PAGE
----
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December 24, 2016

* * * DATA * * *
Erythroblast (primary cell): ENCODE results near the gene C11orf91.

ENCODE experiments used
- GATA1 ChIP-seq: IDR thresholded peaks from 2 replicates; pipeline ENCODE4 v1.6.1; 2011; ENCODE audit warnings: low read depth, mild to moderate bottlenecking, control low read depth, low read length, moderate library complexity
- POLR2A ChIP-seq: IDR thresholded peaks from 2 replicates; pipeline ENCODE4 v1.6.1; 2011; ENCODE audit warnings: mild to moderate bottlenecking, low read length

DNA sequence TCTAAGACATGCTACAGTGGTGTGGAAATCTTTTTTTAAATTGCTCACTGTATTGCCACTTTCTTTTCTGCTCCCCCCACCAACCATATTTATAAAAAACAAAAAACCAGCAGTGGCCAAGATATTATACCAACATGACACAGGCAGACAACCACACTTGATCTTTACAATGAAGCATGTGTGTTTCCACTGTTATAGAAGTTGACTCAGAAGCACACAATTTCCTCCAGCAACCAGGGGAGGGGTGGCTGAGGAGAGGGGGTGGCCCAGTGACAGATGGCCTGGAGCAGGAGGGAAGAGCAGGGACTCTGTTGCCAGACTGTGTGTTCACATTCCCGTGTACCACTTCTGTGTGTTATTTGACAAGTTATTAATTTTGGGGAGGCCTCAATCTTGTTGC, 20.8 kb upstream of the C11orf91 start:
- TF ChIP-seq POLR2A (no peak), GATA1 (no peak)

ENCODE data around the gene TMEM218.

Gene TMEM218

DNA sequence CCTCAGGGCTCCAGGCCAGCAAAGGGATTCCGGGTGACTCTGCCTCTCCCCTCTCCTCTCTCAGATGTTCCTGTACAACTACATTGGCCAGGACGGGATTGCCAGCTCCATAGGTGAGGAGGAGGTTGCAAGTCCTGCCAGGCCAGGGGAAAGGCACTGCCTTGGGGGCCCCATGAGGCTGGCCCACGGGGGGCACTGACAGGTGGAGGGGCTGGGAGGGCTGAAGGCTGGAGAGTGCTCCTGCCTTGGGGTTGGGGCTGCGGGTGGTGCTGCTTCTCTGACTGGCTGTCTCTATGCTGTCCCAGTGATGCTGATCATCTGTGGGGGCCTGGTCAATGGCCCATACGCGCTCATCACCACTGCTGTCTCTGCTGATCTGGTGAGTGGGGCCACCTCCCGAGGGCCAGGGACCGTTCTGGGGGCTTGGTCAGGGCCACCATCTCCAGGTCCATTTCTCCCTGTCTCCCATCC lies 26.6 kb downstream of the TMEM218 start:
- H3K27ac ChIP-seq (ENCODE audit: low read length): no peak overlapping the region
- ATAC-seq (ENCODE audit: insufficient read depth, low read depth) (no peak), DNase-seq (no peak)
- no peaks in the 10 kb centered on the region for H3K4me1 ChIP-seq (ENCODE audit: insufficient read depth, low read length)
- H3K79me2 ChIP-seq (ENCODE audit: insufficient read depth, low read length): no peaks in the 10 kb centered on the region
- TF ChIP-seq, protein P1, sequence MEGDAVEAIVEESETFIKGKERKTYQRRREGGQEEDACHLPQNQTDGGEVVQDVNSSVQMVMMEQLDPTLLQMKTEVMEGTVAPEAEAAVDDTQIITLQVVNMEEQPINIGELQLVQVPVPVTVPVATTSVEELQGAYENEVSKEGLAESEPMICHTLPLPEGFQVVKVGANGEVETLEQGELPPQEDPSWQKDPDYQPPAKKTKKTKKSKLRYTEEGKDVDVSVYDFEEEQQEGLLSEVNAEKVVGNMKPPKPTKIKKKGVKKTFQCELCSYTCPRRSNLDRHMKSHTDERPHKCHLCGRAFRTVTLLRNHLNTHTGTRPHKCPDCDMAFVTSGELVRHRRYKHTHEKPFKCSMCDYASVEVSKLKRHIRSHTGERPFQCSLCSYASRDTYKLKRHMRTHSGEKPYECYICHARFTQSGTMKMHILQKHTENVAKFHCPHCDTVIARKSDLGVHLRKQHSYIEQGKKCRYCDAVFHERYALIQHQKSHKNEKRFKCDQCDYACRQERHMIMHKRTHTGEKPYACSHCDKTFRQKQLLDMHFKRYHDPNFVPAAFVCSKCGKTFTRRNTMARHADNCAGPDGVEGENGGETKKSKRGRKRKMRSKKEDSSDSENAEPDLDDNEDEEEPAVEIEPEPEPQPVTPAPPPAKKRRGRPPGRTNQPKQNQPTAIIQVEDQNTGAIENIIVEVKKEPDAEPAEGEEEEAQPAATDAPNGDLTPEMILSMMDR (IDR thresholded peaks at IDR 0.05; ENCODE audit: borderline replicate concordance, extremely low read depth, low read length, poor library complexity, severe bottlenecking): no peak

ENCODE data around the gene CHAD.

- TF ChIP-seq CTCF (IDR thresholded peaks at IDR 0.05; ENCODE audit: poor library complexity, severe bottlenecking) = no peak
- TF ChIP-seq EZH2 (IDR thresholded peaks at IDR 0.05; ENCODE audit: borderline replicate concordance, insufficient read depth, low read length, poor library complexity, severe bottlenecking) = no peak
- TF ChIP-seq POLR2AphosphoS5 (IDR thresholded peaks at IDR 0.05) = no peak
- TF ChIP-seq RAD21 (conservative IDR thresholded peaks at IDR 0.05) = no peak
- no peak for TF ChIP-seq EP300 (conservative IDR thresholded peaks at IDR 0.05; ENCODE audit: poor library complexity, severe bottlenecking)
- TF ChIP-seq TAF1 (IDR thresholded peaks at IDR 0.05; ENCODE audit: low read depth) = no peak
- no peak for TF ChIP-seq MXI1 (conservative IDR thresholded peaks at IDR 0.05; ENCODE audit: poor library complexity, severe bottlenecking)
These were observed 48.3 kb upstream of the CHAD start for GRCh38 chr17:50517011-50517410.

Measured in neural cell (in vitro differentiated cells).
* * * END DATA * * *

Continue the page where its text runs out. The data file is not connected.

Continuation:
Sometimes nostalgia is a lie we tell ourselves, an oft repeated tale that, told often enough, becomes true. This is particularly relevent at this time of year, when we look back at the glimmerings of Christmas past, and remind ourselves that nostalgia is sometimes true, and more often than not, lovely. I remember Christmas as a child; I remember it always being cold, frost and ice painting a delicate silver tracery. I remember Christmas eve, the ritual of visiting neighbours, Mrs Thurlow and Betty, and Mr and Mrs Bennett. I remember my the delicious smell of my mum’s cooking. Her mince pies, sausage rolls and roast pork. I remember the mounting warmth, the magical excitement, not being able to sleep, wishing for tomorrow and waking-up ridiculously early. I remember the splendid tree, the multitude of presents, the honest joy. The ritual of gift giving,’ my dad dishing them out one by one. Christmas was always a special and wonderful time for us. My parents always did what they could to make it special. Of course, in reality, not every Christmas was great, but nostalgia neatly edits reality for us, and provides us with a special memory that still invokes that bright warmth within us. As an adult Christmas isn’t the same, but if you look hard enough you can still find magic. Sadly I no longer get Star Wars figures and lego, and I don’t completely believe in Father Christmas. But I do believe in the spirit of the season, in the possibility of gratitude and the plausability of hope. As I write this, my dog is sleeping by my feet. There is a candle burning and a Christmas tree twinkling. In comparison to my childhood, these are but shadows of the great tree, the decorations, the colour., none of which I can see any more. But in my head the lights are bright, the decorations cheerful, the grass brittle with snow. I doubt I’m getting toys this year, but whatever Father Christmas brings me, it will be appreciated. Whatever you’re getting for Christmas, no matter how big or small, enjoy it, for one day it will make up the landscape of memory. 


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